Cerebral white matter hyperintensity in African Americans and European Americans with type 2 diabetes

Jasmin Divers, Christina Hugenschmidt, Kaycee M. Sink, Jeffrey D. Williamson, Yaorong Ge, S. Carrie Smith, Donald W. Bowden, Christopher T. Whitlow, Eric Lyders, Joseph A Maldjian, Barry I. Freedman

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Abstract

Previous studies involving inner city populations detected higher cerebral white matter hyperintensity (WMH) scores in African Americans (AAs) compared with European Americans (EAs). This finding might be attributable to the higher prevalence of cardiovascular disease (CVD) risk factors and poorer access to healthcare in AAs. Despite racial differences in CVD risk factor profiles, AAs have paradoxically lower levels of subclinical CVD. We hypothesized that AAs with diabetes and good access to healthcare would have comparable or lower levels of WMH as EAs. Racial differences in the distribution of WMH were analyzed in 46 AAs and 156 EAs with type 2 diabetes enrolled in the Diabetes Heart Study (DHS)-Mind, and replicated in a sample of 113 AAs and 61 EAs patients who had clinically indicated cerebral magnetic resonance imaging. Wilcoxon 2-sample tests and linear models were used to compare the distribution of WMH in AAs and EAs and to test for association between WMH and race. The unadjusted mean WMH score from the Diabetes Heart Study-Mind was 1.9 in AAs and 2.3 in EAs (P =.3244). Among those with clinically indicated magnetic resonance imaging, the mean WMH score was 2.9 in AAs and 3.9 in EAs (P =.0503). Adjustment for age and sex produced no statistically significant differences in WMH score between AAs and EAs. These independent datasets reveal comparable WMH scores in AAs and EAs, suggesting that disparities in access to healthcare and environmental exposures likely underlie the previously reported excess burden of WMH in AAs.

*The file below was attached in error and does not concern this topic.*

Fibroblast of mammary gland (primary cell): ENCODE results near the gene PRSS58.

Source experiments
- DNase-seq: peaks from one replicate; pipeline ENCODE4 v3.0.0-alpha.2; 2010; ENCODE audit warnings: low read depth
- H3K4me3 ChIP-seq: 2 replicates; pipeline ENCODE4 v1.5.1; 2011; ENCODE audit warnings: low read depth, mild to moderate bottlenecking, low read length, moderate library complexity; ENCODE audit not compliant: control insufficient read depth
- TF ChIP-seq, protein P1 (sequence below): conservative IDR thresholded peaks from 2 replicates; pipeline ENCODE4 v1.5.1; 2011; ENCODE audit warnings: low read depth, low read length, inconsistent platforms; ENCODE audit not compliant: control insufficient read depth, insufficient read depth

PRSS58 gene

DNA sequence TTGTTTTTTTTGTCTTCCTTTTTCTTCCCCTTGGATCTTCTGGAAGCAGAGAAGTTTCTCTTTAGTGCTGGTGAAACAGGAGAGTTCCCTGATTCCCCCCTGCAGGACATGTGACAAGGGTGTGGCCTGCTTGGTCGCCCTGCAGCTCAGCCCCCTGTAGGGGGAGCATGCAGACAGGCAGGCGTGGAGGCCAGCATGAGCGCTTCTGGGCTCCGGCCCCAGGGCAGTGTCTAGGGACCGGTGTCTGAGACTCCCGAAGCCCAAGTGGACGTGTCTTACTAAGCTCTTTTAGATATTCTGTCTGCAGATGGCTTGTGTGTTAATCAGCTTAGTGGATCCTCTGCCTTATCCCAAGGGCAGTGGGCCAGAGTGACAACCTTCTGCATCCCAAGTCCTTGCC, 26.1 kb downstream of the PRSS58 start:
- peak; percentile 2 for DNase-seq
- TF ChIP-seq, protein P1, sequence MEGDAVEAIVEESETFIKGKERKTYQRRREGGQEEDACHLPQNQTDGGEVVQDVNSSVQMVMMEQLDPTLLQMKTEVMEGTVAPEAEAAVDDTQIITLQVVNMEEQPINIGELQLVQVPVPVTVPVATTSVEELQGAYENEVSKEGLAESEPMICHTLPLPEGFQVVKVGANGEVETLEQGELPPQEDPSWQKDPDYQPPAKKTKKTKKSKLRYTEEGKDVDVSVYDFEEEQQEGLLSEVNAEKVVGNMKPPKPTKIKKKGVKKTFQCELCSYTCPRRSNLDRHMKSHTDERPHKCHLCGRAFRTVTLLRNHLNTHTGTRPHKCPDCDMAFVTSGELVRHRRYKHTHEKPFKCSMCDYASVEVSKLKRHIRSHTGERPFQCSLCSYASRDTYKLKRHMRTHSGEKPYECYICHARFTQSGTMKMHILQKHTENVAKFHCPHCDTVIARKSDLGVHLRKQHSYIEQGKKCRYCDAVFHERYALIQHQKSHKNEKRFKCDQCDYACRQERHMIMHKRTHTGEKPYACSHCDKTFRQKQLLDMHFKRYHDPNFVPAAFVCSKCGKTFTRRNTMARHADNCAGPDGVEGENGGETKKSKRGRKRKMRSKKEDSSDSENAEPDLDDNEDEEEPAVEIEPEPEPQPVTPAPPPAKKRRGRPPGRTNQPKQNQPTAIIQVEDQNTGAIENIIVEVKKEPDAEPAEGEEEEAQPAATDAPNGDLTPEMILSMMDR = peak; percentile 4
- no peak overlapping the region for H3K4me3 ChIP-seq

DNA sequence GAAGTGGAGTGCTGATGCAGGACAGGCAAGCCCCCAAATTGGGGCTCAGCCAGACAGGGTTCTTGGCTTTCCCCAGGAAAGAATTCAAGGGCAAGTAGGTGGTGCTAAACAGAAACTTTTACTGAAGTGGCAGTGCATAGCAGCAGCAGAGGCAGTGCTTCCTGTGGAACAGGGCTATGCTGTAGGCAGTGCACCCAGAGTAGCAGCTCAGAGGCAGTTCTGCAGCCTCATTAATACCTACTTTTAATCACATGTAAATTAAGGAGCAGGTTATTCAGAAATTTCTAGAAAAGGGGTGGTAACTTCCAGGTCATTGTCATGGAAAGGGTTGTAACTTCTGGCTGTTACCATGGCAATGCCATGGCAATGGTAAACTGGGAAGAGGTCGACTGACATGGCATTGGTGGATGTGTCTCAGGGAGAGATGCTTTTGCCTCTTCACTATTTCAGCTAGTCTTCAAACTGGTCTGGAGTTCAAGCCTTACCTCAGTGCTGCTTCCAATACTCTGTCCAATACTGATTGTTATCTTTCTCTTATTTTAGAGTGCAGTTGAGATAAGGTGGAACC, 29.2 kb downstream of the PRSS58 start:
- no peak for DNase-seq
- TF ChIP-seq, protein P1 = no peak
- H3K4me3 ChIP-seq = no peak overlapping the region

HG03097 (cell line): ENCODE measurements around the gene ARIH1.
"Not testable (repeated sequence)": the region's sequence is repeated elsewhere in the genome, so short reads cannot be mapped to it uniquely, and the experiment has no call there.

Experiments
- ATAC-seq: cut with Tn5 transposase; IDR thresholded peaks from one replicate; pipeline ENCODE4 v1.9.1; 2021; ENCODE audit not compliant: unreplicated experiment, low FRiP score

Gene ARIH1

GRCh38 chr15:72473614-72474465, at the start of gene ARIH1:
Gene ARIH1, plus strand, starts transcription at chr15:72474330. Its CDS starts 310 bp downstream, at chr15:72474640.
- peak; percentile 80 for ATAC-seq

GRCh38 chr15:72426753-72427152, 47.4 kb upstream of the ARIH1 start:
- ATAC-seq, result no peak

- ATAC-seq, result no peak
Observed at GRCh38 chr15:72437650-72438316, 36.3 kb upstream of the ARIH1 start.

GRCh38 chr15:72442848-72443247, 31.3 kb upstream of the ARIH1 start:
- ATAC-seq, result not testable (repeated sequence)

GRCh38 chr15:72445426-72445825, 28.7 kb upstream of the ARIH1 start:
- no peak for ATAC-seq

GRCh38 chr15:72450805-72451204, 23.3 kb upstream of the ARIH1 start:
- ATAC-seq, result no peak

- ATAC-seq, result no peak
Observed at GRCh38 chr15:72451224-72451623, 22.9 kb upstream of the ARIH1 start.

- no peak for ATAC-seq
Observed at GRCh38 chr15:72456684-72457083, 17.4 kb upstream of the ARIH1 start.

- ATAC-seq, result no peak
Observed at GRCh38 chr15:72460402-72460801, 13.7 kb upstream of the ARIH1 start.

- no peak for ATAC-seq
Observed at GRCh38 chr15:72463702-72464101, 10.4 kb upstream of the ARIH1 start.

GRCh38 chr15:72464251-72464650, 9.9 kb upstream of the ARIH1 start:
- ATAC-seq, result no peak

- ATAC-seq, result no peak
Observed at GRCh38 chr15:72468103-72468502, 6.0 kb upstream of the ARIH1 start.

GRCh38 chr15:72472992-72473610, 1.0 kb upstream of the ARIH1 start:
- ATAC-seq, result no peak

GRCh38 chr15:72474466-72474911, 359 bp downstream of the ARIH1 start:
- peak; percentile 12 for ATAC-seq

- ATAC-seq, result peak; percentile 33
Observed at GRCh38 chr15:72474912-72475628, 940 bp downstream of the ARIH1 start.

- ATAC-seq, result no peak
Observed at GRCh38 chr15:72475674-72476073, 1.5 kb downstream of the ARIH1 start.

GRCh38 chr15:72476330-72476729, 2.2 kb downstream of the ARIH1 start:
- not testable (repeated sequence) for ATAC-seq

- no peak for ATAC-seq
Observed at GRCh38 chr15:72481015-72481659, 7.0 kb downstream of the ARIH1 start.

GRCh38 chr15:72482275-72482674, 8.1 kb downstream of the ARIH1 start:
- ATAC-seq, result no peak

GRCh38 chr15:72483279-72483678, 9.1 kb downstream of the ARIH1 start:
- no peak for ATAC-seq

Original languageEnglish (US)
JournalJournal of Stroke and Cerebrovascular Diseases
Volume22
Issue number7
DOIs
Publication statusPublished - Oct 1 2013

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Keywords

  • cerebrovascular disease
  • cognitive performance
  • healthcare disparity
  • MRI
  • Race/ethnic differences in disease

ASJC Scopus subject areas

  • Surgery
  • Rehabilitation
  • Clinical Neurology
  • Cardiology and Cardiovascular Medicine

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